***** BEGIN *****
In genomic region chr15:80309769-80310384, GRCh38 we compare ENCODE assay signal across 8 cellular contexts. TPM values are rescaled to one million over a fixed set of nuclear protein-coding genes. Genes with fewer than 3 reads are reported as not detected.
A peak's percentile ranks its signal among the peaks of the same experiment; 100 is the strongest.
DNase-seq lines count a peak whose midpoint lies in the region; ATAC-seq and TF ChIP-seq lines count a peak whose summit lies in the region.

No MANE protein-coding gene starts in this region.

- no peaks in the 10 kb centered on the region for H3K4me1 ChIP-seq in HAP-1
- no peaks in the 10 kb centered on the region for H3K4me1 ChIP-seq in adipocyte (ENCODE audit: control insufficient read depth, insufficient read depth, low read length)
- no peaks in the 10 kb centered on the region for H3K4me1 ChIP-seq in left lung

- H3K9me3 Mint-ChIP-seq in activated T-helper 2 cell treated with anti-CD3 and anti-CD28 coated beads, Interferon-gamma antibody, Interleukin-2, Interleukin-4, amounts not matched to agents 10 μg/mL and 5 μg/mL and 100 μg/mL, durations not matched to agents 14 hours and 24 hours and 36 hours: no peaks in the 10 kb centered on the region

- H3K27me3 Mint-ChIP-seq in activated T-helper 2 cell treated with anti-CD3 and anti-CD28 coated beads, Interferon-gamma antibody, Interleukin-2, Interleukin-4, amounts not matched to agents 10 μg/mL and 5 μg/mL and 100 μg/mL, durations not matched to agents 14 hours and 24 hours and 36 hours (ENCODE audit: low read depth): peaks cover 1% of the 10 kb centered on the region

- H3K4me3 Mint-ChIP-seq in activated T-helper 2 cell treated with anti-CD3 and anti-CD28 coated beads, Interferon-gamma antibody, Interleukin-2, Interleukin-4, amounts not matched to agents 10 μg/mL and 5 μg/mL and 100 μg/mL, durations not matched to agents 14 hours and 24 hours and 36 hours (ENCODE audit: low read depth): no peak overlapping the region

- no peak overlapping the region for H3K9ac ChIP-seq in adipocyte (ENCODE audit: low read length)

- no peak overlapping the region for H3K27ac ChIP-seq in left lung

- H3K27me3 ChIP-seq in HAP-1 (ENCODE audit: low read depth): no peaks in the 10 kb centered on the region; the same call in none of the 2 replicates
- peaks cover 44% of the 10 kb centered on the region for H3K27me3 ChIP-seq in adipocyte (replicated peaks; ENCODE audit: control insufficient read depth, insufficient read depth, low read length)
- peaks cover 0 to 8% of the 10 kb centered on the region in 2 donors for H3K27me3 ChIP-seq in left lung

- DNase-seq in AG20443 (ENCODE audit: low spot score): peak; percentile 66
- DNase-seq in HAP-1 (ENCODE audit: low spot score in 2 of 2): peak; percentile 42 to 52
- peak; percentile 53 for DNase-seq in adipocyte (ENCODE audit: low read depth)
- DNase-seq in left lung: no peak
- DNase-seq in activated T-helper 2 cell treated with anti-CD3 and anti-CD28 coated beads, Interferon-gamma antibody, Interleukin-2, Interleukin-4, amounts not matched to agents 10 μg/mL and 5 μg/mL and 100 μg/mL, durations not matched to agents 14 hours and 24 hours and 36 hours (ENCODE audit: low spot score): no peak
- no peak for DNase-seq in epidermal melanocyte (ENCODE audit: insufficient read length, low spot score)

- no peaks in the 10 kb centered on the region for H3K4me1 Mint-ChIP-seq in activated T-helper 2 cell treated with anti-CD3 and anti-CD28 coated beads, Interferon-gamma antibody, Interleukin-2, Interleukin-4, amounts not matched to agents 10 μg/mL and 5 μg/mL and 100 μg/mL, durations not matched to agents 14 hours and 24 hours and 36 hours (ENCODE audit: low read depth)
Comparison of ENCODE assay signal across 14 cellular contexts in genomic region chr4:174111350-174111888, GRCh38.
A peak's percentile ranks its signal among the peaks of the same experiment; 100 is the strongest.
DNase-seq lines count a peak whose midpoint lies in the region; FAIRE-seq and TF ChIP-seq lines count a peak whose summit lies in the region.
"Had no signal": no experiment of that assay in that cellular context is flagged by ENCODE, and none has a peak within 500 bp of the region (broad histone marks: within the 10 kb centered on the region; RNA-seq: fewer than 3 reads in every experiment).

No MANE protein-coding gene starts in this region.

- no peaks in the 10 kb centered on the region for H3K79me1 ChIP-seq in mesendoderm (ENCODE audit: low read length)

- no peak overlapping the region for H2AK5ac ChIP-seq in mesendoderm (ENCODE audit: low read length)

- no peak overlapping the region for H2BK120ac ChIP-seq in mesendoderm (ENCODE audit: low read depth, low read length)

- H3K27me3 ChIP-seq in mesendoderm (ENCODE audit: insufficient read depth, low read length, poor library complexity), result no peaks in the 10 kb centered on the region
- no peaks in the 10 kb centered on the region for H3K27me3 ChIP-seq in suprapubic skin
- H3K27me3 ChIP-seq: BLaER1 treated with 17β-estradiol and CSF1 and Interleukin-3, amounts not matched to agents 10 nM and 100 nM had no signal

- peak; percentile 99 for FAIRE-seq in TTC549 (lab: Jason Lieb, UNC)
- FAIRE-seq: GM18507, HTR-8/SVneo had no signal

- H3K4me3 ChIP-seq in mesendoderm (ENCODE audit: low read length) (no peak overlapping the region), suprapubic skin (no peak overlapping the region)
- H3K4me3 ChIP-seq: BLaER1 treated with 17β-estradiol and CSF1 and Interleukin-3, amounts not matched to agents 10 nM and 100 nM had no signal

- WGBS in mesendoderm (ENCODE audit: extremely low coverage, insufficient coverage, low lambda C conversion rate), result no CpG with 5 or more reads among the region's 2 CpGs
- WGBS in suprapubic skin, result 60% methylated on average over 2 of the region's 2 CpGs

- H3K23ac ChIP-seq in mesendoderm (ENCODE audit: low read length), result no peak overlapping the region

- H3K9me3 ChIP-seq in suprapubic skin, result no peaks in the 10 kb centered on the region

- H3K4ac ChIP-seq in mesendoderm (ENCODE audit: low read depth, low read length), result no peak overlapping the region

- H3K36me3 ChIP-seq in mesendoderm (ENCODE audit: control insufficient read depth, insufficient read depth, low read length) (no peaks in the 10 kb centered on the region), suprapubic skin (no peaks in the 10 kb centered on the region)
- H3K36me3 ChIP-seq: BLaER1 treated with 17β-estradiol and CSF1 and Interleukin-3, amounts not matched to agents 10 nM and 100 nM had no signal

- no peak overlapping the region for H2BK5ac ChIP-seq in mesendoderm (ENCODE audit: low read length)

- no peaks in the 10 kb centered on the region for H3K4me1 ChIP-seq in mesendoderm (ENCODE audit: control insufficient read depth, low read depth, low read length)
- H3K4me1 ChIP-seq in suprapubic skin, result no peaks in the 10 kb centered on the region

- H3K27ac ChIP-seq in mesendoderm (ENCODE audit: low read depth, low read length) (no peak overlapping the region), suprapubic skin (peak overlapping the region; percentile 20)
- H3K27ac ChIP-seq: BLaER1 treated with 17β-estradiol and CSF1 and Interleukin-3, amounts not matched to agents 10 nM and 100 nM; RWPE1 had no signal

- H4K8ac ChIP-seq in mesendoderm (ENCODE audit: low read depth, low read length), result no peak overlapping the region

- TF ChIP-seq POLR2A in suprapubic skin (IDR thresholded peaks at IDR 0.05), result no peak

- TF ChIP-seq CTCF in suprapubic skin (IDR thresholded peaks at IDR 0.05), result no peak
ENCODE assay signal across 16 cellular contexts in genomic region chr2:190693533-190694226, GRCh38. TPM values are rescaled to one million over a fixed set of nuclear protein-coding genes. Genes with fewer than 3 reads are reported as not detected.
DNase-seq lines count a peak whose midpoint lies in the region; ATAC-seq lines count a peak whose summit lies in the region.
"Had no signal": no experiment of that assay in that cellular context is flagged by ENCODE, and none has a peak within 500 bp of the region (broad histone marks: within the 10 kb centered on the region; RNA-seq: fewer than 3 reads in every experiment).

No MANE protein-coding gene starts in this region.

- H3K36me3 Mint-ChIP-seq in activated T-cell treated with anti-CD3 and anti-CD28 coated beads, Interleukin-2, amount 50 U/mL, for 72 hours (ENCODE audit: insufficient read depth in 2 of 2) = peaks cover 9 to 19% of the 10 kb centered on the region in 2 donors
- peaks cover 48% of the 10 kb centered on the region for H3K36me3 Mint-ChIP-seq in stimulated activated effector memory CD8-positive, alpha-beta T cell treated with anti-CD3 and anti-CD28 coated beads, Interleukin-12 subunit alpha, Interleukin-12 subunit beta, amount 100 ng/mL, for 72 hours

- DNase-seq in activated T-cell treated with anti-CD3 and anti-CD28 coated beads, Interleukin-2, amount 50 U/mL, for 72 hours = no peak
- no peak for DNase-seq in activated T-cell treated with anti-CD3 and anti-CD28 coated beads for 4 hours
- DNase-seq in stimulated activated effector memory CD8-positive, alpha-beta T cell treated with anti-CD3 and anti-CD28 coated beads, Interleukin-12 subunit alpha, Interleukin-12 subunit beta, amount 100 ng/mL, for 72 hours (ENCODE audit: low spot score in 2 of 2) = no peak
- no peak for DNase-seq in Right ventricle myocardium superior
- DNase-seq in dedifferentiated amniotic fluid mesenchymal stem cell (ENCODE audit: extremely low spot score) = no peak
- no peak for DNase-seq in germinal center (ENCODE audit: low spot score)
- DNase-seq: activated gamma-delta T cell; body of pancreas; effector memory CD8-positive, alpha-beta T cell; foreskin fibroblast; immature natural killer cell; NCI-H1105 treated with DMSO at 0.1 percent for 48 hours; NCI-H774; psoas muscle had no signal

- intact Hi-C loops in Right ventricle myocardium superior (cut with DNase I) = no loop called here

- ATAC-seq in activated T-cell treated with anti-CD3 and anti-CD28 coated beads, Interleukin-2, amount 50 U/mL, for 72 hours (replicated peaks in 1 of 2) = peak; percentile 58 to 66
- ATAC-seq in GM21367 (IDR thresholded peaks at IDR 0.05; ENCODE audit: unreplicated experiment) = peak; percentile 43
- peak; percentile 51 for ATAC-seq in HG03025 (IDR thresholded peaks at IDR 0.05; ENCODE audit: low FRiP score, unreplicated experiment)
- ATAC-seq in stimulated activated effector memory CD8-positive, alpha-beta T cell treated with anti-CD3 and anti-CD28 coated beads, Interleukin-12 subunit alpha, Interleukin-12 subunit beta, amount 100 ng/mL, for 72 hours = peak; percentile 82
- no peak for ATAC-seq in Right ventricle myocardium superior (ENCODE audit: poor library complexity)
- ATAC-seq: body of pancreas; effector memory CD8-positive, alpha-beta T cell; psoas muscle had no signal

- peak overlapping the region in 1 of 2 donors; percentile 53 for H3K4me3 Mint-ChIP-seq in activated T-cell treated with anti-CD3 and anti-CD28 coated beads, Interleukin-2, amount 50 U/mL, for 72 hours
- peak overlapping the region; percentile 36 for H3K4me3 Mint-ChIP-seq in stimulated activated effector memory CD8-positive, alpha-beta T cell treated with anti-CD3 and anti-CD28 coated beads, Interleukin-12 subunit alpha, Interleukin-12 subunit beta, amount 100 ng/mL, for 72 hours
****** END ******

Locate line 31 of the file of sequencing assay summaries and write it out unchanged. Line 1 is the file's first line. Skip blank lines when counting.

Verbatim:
- H3K27me3 ChIP-seq in mesendoderm (ENCODE audit: insufficient read depth, low read length, poor library complexity), result no peaks in the 10 kb centered on the region